Tuesday, April 17, 2007

Edinburgh Trip: Bus Tour

Our last full day in Scotland before returning to Berkshire for Easter, and we decided to get out of Edinburgh and see some sites further afield. By this time the novelty of the incessant tourist marketing was wearing off. It seemed like every other place of business on the Royal Mile and adjoining streets was either a whisky shop, a kiltmaker, a tacky souvenir shop, or a pub. There's even a boutique wittily called "Thistle Do Nicely"! It came as no surprise then, that the tour operator taking us on a coach trip to Loch Lomond on this day was called Rabbie's Trail Burners (after Rabbie Burns).

I began to understand what London must look like to foreign tourists. Thinking about it I've seen similarly tacky shops in the West End and in Westminster, but being a local I think I must've tuned them out.

Our "coach" was actually a fifteen-seater minibus, with fifteen passengers. Our driver for the day was Bob, one of whose first questions was, "Are there any English on the bus?" The Neals answered in the affirmative, to which Bob's response was, "Oh dear...". It soon became apparent that a large portion of his talk on the tour about Scottish history involved blaming the English for all their woes, and his task was made only slightly less enjoyable by having real live Sassenachs in the audience. The rest of the group -- mainly American but with a couple of Canadians and New Zealanders -- chuckled along to Bob's jokes at our expense but beyond that it was impossible to tell whether they agreed with him or were embarrassed for us. We did go up in Bob's estimation, however, when we told him we had left England for Saudi Arabia; he obviously has some internal league table, where a Sassenach who has abandoned England is marginally less repulsive than one who still lives there.

Don't know the name of this place. Just put the photo here to break up a big block of text.
Nice though, isn't it?

I'm sure much of what he said about the history of the Scots and the English was true, but most of it happened hundreds of years ago: talk about bearing grudges!
He later told how the name 'Scotland' came from the Irish Scotti people who invaded in the 6th century. I asked him why they didn't resent the Irish too for being early invaders. He just smiled and said he didn't know.

His catchphrase was, "It's true because Bob told you". Listening to him recount portions of Scotland's history as drove along to Stirling Castle was a bit like playing the children's game Simon Says. He would recount on interesting fact after another, then when a particularly unusual fact came along he would follow it with, "...and you know that's true. Why?", and we were supposed to go, "Because Bob told us!". But actually what happened was we all stayed silent, so he had to deliver his own punchline most of the time.

First stop was Stirling Castle, the most important castle in Scotland, because Stirling lies at the boundary between the Lowlands and the Highlands and hence holds a strategic position.

Can't remember whom this is a statue of. Anyone? (Note the William Wallace monument int he distance).

I'm useless at history and not particularly interested in it, so please don't expect these blog entries to be a hundred per cent factually accurate, but this is one fact I did retain after the tour. Stirling is also Braveheart territory, and there is a monument to William Wallace on a neighbouring hilltop.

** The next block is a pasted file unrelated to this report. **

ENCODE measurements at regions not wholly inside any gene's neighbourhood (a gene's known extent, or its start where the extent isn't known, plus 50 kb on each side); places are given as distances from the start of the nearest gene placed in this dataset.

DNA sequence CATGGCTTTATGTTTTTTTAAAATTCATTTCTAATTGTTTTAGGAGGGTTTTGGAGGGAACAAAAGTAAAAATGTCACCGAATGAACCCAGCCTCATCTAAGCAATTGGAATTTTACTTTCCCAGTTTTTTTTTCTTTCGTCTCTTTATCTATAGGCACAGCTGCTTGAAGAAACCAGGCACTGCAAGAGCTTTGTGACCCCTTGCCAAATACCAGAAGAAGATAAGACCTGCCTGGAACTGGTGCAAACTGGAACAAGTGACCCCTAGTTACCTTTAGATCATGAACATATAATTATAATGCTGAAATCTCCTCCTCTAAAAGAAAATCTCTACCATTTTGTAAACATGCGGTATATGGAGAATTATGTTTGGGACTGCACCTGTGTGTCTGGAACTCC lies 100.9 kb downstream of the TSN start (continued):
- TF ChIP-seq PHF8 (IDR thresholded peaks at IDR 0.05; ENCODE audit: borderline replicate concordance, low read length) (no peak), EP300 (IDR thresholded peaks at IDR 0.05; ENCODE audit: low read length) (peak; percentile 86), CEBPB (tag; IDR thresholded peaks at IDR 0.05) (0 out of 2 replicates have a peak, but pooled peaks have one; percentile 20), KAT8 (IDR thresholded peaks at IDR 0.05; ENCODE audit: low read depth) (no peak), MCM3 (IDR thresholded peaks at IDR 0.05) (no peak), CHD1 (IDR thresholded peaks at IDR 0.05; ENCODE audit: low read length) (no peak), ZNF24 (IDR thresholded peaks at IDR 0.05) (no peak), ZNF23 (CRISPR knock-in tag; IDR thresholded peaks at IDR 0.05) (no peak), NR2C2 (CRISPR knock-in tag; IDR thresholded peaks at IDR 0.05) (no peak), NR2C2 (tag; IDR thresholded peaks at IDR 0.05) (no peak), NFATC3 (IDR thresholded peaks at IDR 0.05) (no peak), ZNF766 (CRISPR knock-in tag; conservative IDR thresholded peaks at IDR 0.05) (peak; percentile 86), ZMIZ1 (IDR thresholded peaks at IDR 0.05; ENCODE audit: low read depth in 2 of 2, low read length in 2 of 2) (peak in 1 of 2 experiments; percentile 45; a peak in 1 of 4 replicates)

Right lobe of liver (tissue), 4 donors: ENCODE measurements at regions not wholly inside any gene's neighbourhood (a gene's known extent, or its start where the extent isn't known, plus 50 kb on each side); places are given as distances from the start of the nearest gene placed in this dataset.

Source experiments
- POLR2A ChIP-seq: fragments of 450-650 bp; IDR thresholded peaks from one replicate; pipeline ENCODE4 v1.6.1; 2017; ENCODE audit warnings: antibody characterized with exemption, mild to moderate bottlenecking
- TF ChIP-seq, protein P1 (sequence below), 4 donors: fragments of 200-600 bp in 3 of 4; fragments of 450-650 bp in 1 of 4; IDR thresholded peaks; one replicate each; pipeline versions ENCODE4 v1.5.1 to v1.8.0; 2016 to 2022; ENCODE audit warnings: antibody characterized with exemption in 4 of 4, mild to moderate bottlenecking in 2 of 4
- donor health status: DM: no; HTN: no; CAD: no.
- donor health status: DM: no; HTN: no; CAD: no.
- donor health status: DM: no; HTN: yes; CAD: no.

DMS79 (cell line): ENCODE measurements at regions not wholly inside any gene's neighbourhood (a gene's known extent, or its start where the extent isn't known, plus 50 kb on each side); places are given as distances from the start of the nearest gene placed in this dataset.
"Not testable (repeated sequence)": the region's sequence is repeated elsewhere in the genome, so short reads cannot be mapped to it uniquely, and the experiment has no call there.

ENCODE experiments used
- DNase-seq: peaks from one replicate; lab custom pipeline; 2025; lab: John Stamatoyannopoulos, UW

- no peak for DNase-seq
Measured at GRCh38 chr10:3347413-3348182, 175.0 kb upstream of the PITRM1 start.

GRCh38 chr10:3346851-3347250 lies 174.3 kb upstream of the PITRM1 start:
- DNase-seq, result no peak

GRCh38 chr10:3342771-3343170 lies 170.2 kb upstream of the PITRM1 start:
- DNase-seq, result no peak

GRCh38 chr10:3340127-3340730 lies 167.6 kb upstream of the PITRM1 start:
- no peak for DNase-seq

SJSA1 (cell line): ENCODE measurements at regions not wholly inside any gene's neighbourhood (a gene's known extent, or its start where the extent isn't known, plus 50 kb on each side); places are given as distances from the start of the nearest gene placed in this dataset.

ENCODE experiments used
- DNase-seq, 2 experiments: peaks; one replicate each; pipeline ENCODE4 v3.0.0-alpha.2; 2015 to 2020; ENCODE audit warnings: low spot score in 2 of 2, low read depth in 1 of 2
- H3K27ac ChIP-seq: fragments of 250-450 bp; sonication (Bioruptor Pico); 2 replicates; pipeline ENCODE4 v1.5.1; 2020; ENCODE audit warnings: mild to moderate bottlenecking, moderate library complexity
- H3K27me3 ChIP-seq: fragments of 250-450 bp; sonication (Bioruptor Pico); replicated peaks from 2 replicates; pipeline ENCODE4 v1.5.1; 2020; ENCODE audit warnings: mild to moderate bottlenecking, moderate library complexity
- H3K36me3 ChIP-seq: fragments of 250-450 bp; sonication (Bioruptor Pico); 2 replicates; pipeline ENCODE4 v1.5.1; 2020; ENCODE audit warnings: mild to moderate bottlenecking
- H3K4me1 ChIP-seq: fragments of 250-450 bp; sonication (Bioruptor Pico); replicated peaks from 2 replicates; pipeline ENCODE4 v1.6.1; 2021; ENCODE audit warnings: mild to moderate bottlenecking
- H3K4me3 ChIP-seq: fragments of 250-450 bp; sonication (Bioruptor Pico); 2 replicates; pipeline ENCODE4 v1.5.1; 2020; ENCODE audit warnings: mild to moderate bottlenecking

Medieval iPods were crap: only 32Mb of storage!

Another of Bob's 'value-adds'. He insisted on taking group photos for you so everyone could be in it. This was more of a challenge for him with my camera, because it's, "one 'o those wi' a peephole" and not, "one wi' a wee telly on the back".

I used to think all castles were pretty much the same, but that's not true at all. Some give you the digital audio headset thingies for free, while others make a small additional charge. At Stirling Castle you not only have to pay to get in, but they you have to pay again to listen to the commentary. We only had one hour here, so the audio tour was quite rushed and we ended up jogging from location 18 to location 19 for the next chapter. But this minor disappointment was more than made up for when I found that you could buy Hot Chocolate with Whisky in the coffee shop.

Next stop on our itinerary of Southern Scotland's tourist attractions was Hamish the Highland Cow, or 'Heeland Coo' as they're called by the locals.


I kid you not: this was a field containing a single cow, but it had been made into a tourist attraction complete with gift shop, where you could buy T-shirts, scarves, coffee mugs and tea towels with Hamish's face on them, and a Costa Coffee. We stopped here for about ten minutes, which was more than long enough to get all the photos you could ever want of a ginger cow.


"C'mon you Sassenachs, leave that Coo be and get back on the bus!"

We stopped for lunch in a village whose name escapes me, but we had an excellent pub lunch (that escaped me too, eventually!)
Then in the afternoon we parked up by the bonnie shores of Loch Lomond and trekked up a medium-sized hill to take in the views across the Loch.

This was Take Two. In Take One I had a tree growing out of my head.

All together now: "On the bonnie, bonnie banks o' Loch Loooo-mond."

We even had nice weather!

A beautiful place, and a lovely day too, in the afternoon. We spent a good thirty minutes up here just gazing out over the water, then it was time to walk back down to the bus and snooze all the way back to Edinburgh.

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